Oil slides on OPEC+ report, gold steady

Oil sinks in Asia on FT/OPEC+ story

Oil prices have fallen in Asia today after the Financial Times ran a story that Saudi Arabia has indicated to western allies that it could raise oil production if Russian output fell substantially. Overnight, oil gave back all its gains after a WSJ story released yesterday morning suggested that OPEC+ might exempt Russia from its production quotas.

Taken in totality, today’s OPEC+ meeting is assuming far greater importance for global markets than the US Non-Farm payrolls tomorrow. We can expect a very binary outcome from today’s meeting. If OPEC+ does nothing but raise production by the 433,000 bpd already planned, oil prices are likely to rally sharply, with knock-on impacts in Asia and Europe equity markets. If Russia is exempted and Saudi Arabia and the UAE (the only two real swing producers), signal they will step up production, we can expect oil prices to fall sharply.

Overnight, Brent crude finished just 0.33% lower at USD 115.85, having tested USD 118.50 a barrel intraday. In Asia, it has gapped lower, falling by 1.50% to USD 114.15 a barrel. The overnight close at USD 115.85 is immediate resistance, with support at USD 112.00. There is a very well-defined rising 6-month support line on Brent crude at USD 104.50, with the 100-DMA also nearby. A daily close below this point should allow Brent crude to retest USD 100.00 a barrel.

WTI also tested higher overnight, rising to USD 117.85 a barrel, before giving back all its gains to close 0.40% lower at USD 114.80 a barrel. In Asia, WTI has also fallen by 1.50% to USD 113.00 a barrel. Immediate resistance is the overnight close at USD 114.80, with support at USD 111.60 and then USD 108.00 a barrel. WTI’s 6-month support line lies at USD 102.50, followed by the 100-DMA at 101.00. Failure of these levels signals a move back to the mid-90s in the first instance.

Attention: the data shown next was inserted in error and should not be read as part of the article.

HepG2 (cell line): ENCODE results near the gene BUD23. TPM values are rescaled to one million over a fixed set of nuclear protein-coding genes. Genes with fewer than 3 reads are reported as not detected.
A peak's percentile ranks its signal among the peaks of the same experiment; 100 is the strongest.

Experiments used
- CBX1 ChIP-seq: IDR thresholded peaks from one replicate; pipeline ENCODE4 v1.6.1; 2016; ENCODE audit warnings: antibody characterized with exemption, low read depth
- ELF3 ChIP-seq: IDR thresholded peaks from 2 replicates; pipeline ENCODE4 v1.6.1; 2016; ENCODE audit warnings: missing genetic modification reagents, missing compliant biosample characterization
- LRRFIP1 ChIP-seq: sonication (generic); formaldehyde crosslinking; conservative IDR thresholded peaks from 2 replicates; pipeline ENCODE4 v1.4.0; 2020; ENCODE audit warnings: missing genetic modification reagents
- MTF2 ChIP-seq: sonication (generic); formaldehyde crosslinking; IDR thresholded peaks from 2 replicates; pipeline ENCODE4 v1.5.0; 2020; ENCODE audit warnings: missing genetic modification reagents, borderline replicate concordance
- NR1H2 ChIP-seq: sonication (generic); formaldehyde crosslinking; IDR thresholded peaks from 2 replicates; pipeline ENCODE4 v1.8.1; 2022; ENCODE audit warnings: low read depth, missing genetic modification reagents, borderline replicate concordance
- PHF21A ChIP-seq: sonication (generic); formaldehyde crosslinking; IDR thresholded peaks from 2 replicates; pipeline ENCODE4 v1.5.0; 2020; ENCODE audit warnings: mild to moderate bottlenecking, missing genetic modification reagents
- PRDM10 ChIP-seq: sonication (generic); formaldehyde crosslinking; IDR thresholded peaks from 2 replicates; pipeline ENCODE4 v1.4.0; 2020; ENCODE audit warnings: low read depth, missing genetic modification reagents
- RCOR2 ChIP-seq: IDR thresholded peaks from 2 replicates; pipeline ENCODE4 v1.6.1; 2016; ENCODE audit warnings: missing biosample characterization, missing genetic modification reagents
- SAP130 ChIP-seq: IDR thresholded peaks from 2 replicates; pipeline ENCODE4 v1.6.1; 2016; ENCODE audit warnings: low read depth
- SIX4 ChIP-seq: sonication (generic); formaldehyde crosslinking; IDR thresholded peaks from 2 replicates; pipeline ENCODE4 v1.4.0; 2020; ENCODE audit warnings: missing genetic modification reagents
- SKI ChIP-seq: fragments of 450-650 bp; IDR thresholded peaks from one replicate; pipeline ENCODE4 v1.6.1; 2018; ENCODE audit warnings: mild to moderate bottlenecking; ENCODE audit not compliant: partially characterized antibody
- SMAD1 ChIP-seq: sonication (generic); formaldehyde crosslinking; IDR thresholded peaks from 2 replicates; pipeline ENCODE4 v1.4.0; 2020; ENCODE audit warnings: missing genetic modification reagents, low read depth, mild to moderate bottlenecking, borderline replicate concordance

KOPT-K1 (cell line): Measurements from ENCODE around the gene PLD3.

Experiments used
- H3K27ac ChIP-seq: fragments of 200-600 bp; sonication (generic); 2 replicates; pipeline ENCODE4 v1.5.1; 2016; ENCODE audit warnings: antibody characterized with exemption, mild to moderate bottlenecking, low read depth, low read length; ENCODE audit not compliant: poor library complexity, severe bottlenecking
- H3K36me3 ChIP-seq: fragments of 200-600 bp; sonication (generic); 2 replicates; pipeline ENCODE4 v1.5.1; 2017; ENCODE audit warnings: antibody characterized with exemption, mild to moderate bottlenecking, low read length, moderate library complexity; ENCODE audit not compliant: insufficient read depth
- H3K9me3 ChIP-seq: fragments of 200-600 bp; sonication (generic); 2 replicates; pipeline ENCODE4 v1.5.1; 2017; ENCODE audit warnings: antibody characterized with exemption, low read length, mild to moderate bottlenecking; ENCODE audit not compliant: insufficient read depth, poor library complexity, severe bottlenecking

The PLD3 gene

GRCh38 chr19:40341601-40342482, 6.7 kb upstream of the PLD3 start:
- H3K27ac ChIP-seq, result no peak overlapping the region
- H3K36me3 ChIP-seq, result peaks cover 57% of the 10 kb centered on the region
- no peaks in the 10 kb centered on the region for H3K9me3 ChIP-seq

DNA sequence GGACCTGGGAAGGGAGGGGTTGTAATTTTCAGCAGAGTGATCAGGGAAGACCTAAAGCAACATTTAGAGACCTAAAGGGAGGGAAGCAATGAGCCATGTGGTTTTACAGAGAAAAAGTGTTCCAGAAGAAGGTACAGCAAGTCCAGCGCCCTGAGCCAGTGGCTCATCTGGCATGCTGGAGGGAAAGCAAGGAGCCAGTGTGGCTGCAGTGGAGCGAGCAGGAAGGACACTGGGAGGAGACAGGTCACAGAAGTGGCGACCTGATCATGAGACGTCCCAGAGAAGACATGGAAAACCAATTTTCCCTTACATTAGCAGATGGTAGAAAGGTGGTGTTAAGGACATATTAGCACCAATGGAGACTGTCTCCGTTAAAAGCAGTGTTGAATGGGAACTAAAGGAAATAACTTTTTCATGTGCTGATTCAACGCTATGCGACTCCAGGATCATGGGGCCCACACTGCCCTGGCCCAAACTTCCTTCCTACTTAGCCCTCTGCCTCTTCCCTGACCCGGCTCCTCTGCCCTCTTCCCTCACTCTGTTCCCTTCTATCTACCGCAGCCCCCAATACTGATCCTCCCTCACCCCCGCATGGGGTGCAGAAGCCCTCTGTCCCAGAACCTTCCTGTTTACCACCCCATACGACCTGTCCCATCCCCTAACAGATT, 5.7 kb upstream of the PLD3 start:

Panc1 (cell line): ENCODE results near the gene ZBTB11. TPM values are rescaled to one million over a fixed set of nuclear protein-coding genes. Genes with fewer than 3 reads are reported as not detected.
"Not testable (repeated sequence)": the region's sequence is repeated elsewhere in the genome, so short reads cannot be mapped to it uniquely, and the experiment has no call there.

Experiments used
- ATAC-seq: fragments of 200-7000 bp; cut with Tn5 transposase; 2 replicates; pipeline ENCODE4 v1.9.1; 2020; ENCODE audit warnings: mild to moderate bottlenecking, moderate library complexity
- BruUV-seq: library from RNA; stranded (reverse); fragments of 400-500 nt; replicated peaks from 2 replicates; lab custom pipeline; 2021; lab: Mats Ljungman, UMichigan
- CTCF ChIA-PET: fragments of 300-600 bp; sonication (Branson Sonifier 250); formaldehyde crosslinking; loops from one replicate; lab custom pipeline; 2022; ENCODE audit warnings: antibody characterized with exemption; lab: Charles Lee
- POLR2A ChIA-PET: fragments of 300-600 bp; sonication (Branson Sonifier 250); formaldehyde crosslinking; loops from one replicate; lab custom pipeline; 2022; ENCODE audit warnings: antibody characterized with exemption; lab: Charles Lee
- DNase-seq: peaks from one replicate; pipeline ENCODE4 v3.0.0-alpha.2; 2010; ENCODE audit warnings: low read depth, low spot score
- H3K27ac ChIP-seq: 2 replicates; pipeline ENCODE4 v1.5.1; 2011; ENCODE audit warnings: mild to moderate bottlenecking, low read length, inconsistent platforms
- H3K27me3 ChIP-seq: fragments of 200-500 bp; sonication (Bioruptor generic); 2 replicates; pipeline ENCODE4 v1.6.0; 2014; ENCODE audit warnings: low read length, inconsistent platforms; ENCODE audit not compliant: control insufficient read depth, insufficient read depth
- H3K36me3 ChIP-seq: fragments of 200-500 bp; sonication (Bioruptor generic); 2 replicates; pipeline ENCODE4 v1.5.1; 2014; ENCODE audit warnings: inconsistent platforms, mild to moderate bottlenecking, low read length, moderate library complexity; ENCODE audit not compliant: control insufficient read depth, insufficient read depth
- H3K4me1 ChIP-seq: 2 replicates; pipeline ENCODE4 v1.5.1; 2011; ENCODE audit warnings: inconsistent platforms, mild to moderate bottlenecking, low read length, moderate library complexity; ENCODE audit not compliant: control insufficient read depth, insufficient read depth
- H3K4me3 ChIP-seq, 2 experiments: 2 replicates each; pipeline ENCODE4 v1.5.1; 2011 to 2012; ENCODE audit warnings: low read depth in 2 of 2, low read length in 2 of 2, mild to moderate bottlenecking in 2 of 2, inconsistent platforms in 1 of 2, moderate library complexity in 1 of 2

Gold defies a stronger US dollar

Gold defied expectations overnight, shrugging off slightly firmer US yields and a higher US dollar to record a 0.50% gain to USD 1846.65 an ounce. The price action has left me scratching my head a bit, and I can only assume some risk aversion flows lifted gold as the hot money retreated from other asset classes. In the context of gold’s overall performance, I would need to see quite a few more days like this before changing my bearish outlook, with the gains overnight, insignificant in scope. In Asia, gold has eased infinitesimally to USD 1845.00 an ounce.

Overall, gold remains confined to a USD 1830.00 to USD 1870.00 range, and one could argue a USD 1840.00 to USD 1860.00 an ounce range. Gold’s inability to rally on recent US dollar weakness remains a primary concern. Gold has resistance at USD 1870.00 and then USD 1900.00, where I suspect there will be plenty of options-related selling. Support is at USD 1830.00 and then USD 1780.00 an ounce, and I do not discount a disorderly retreat if the latter fails.

This article is for general information purposes only. It is not investment advice or a solution to buy or sell securities. Opinions are the authors; not necessarily that of OANDA Corporation or any of its affiliates, subsidiaries, officers or directors. Leveraged trading is high risk and not suitable for all. You could lose all of your deposited funds.

Jeffrey Halley

Jeffrey Halley

Senior Market Analyst, Asia Pacific
With more than 30 years of FX experience – from spot/margin trading and NDFs through to currency options and futures – Jeffrey Halley is OANDA’s senior market analyst for Asia Pacific, responsible for providing timely and relevant macro analysis covering a wide range of asset classes. He has previously worked with leading institutions such as Saxo Capital Markets, DynexCorp Currency Portfolio Management, IG, IFX, Fimat Internationale Banque, HSBC and Barclays. A highly sought-after analyst, Jeffrey has appeared on a wide range of global news channels including Bloomberg, BBC, Reuters, CNBC, MSN, Sky TV, Channel News Asia as well as in leading print publications including the New York Times and The Wall Street Journal, among others. He was born in New Zealand and holds an MBA from the Cass Business School.
Jeffrey Halley
Jeffrey Halley

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